The Nostalgic Malaise of the Internet Meme

“Pop culture has entered a nostalgic malaise. Online culture is dominated by trivial mashups of the culture that existed before the onset of mashups, and by fandom responding to the dwindling outposts of centralised mass media. It is a culture of reaction without action.”

(Lanier 2010, p.20)

Internet memes are a pertinent example of the fragmentary internet landscape that many users are now engaged in. They can be defined as digital files with content (including images, videos, and news events) that are adapted into inside jokes through modification and are rapidly spread among wide networks of Internet users. One of the most prolific internet memes is the ‘lolcat’, an example of which can be seen below.

A metatextual version of the lolcat meme - it references Wikipedia and the image itself was sourced from Wikipedia.

Virtually any aspect of popular culture can be singled out to become part of an Internet meme, as either a single image or a patterned sequence of images, usually with superimposed text that humorously refers to a recognisable aspect of a cultural object. The potential success of any meme is hard to predict because the selection of subjects for parody can seem quite random. The phenomenon of the Internet meme can be seen as an understandably fragmented response to the information overload of the Internet. It is the perfect mindless activity for frequent Internet users because the raw materials are there – all that is required is the remix of random aspects of popular culture to create a sense of irony and humour. Here is an explanatory video from the team behind the website ‘Know Your Meme’, exploring the popular RickRoll meme from 2007:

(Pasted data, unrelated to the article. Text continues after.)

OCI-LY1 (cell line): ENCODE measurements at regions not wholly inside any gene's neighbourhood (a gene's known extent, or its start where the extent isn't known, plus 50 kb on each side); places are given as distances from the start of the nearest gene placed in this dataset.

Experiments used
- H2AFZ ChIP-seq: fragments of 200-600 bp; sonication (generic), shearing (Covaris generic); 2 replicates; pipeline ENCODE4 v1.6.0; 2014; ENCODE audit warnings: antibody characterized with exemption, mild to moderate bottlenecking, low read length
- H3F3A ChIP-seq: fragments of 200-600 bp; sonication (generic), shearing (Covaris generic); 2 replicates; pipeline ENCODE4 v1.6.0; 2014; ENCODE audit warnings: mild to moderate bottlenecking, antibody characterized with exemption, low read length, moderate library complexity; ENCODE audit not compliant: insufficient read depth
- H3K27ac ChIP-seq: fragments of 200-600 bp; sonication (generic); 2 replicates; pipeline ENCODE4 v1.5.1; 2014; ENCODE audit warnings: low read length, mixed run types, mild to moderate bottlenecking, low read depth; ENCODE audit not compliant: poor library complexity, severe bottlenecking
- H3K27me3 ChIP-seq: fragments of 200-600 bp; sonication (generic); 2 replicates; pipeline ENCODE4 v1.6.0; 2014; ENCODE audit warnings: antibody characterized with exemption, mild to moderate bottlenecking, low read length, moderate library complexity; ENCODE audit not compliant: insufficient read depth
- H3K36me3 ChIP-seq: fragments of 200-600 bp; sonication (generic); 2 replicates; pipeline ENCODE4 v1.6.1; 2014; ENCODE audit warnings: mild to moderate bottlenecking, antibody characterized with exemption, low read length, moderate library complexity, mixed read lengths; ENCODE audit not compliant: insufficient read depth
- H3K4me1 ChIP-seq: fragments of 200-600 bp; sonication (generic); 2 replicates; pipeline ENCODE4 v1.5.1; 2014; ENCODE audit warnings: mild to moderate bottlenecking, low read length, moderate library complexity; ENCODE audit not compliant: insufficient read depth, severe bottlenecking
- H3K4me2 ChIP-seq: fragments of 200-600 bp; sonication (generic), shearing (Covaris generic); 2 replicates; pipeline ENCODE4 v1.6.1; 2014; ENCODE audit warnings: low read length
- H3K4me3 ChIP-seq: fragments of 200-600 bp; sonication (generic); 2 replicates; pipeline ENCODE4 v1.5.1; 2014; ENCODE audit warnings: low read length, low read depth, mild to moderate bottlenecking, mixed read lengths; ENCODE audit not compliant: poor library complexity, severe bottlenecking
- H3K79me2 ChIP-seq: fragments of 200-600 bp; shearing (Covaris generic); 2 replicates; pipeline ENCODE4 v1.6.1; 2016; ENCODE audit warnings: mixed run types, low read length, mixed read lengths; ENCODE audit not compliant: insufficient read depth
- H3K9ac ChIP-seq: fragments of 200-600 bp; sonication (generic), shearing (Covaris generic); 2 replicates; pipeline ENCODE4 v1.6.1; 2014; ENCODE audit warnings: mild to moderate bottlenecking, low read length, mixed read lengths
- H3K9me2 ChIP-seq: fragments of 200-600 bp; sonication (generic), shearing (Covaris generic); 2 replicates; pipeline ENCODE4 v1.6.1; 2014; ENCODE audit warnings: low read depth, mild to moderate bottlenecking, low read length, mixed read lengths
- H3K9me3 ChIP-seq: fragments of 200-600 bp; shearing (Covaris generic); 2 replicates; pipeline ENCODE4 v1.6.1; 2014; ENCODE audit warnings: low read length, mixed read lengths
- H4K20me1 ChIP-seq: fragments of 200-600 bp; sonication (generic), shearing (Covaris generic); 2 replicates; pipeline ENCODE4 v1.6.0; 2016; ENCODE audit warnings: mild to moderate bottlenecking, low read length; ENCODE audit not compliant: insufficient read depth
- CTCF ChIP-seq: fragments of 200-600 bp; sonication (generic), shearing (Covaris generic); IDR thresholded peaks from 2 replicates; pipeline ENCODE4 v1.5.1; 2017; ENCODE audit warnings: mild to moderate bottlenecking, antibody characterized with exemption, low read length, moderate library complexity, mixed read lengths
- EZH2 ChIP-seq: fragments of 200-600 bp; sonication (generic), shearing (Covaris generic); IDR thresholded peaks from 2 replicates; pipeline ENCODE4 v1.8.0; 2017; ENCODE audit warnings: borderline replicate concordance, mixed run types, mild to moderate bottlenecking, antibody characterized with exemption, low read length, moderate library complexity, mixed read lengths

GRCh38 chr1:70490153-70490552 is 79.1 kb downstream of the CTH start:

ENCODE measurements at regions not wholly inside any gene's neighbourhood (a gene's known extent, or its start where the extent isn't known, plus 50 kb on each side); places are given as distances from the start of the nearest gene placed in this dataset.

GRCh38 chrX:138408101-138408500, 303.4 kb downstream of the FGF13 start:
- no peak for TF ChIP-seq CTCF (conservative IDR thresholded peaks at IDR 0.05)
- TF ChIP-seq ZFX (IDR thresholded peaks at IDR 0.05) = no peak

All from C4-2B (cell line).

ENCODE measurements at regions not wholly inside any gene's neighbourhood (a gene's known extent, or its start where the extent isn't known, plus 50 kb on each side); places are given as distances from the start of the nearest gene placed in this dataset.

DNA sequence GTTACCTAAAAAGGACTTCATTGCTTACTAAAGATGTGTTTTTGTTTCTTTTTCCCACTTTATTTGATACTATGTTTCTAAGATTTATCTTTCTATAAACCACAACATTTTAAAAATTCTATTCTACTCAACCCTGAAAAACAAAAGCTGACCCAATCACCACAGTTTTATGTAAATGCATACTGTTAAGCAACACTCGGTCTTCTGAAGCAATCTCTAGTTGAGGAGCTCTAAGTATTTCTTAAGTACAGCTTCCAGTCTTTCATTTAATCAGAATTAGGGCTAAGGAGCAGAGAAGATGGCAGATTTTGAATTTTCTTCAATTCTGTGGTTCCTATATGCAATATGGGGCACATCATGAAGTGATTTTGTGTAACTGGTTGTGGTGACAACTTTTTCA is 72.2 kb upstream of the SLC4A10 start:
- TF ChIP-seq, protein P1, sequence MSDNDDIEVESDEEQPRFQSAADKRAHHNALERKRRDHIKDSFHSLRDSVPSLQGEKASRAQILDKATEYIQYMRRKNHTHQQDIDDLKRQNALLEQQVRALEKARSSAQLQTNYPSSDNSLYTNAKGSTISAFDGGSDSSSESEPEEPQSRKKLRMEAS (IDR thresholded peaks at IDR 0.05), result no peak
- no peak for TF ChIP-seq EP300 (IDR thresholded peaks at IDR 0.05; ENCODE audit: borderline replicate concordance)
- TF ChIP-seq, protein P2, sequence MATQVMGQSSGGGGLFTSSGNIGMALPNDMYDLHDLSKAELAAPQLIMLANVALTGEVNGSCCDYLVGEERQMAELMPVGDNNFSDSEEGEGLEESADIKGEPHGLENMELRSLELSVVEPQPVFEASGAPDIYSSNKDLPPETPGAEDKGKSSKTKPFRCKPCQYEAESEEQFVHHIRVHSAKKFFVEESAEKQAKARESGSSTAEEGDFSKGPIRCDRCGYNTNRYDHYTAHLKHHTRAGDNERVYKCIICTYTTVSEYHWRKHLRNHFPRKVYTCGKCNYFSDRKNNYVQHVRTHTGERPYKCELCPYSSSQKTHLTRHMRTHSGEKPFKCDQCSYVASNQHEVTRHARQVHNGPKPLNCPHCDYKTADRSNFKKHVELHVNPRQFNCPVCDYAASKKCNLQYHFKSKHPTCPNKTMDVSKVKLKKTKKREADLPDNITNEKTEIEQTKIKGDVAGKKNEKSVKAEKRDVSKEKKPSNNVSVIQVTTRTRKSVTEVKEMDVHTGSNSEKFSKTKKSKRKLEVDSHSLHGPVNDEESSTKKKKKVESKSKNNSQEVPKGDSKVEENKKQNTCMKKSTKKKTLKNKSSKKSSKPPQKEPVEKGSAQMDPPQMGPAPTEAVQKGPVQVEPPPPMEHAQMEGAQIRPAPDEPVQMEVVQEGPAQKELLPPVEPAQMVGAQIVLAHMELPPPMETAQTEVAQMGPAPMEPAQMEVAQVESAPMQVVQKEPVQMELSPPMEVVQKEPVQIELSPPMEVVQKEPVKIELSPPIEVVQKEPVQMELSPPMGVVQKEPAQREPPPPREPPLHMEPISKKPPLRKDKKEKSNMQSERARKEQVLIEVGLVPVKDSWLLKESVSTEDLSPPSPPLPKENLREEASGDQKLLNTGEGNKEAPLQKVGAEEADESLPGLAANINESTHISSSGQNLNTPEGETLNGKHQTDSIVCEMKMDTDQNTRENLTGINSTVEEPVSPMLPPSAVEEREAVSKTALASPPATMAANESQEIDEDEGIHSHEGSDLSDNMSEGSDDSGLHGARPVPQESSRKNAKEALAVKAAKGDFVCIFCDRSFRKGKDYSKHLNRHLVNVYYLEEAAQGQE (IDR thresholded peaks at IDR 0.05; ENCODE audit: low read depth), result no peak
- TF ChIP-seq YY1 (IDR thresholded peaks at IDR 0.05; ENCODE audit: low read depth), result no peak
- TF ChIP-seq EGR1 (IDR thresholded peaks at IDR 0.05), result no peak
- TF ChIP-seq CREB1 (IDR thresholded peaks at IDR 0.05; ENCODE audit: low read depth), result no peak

Internet memes offer a glimpse into unique communication between netizens whose constant presence online belies an attachment to the screen, and to the never-ending cycle of remediation in which they become complicit. The popularity of Internet memes reflects Jaron Lanier’s fears about the tendency of Web 2.0 to reduce individuals to fragments available for exploitation by others. Celebrities are a particularly easy source of exploitation, of which the meme ‘Sad Keanu’ is a recent example. A paparazzi photo of Keanu Reeves sitting on a park bench alone eating a sandwich was the origin of a viral meme in which users created variations on the original photo:

So just what are the implications of this seemingly endless cycle of memes? In some ways, it reduces the emotional and affective experiences of everyday life into empty spectacle. As soon as something notable happens in popular culture, it is reduced to a joke and circulated by a mass of indiscriminate users, who simply become entities for transmission. As an individual Internet user, we become valued simply for our willingness to ‘like’ something, or reblog it, or repost it. As Lanier pointed out, most of us get caught up in an endless reaction to culture rather than using the tools available to us to become active producers of new, innovative forms.

Further Reading:

Lanier, Jaron (2010) You are not a gadget. New York: Alfred A. Knopf

An ever-expanding website dedicated to cataloguing the phenomenon of the Internet meme, Know Your Meme.

The page dedicated to the Sad Keanu meme.

A collection of ten popular internet memes (note that the list is already outdated due to the rapid turnover of memes).

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